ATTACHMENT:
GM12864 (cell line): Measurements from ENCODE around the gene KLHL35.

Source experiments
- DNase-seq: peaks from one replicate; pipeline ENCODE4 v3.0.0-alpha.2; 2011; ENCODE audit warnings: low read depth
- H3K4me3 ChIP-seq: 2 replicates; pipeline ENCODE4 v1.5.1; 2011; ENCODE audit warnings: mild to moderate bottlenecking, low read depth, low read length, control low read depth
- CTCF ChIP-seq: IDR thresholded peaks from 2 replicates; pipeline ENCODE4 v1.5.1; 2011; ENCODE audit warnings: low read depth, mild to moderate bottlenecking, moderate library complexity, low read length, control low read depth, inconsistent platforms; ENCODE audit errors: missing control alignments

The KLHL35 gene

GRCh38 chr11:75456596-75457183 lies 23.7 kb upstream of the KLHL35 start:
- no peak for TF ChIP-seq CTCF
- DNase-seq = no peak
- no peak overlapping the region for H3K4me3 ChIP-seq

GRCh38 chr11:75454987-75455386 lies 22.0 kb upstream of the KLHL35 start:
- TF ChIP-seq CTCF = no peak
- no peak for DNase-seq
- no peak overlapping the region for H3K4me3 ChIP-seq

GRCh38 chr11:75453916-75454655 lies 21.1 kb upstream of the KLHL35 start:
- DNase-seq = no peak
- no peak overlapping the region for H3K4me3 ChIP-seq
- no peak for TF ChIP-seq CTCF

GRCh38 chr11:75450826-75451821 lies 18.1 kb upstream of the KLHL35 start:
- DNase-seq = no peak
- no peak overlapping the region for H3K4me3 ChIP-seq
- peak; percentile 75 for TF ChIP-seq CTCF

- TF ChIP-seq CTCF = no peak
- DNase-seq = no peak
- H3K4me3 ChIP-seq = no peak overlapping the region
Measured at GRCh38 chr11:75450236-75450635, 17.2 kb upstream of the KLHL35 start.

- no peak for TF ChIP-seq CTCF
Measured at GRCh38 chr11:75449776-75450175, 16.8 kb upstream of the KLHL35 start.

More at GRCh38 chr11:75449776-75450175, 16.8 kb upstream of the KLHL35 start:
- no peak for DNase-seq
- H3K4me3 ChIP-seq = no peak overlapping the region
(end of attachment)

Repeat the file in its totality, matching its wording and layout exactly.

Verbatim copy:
GM12864 (cell line): Measurements from ENCODE around the gene KLHL35.

Source experiments
- DNase-seq: peaks from one replicate; pipeline ENCODE4 v3.0.0-alpha.2; 2011; ENCODE audit warnings: low read depth
- H3K4me3 ChIP-seq: 2 replicates; pipeline ENCODE4 v1.5.1; 2011; ENCODE audit warnings: mild to moderate bottlenecking, low read depth, low read length, control low read depth
- CTCF ChIP-seq: IDR thresholded peaks from 2 replicates; pipeline ENCODE4 v1.5.1; 2011; ENCODE audit warnings: low read depth, mild to moderate bottlenecking, moderate library complexity, low read length, control low read depth, inconsistent platforms; ENCODE audit errors: missing control alignments

The KLHL35 gene

GRCh38 chr11:75456596-75457183 lies 23.7 kb upstream of the KLHL35 start:
- no peak for TF ChIP-seq CTCF
- DNase-seq = no peak
- no peak overlapping the region for H3K4me3 ChIP-seq

GRCh38 chr11:75454987-75455386 lies 22.0 kb upstream of the KLHL35 start:
- TF ChIP-seq CTCF = no peak
- no peak for DNase-seq
- no peak overlapping the region for H3K4me3 ChIP-seq

GRCh38 chr11:75453916-75454655 lies 21.1 kb upstream of the KLHL35 start:
- DNase-seq = no peak
- no peak overlapping the region for H3K4me3 ChIP-seq
- no peak for TF ChIP-seq CTCF

GRCh38 chr11:75450826-75451821 lies 18.1 kb upstream of the KLHL35 start:
- DNase-seq = no peak
- no peak overlapping the region for H3K4me3 ChIP-seq
- peak; percentile 75 for TF ChIP-seq CTCF

- TF ChIP-seq CTCF = no peak
- DNase-seq = no peak
- H3K4me3 ChIP-seq = no peak overlapping the region
Measured at GRCh38 chr11:75450236-75450635, 17.2 kb upstream of the KLHL35 start.

- no peak for TF ChIP-seq CTCF
Measured at GRCh38 chr11:75449776-75450175, 16.8 kb upstream of the KLHL35 start.

More at GRCh38 chr11:75449776-75450175, 16.8 kb upstream of the KLHL35 start:
- no peak for DNase-seq
- H3K4me3 ChIP-seq = no peak overlapping the region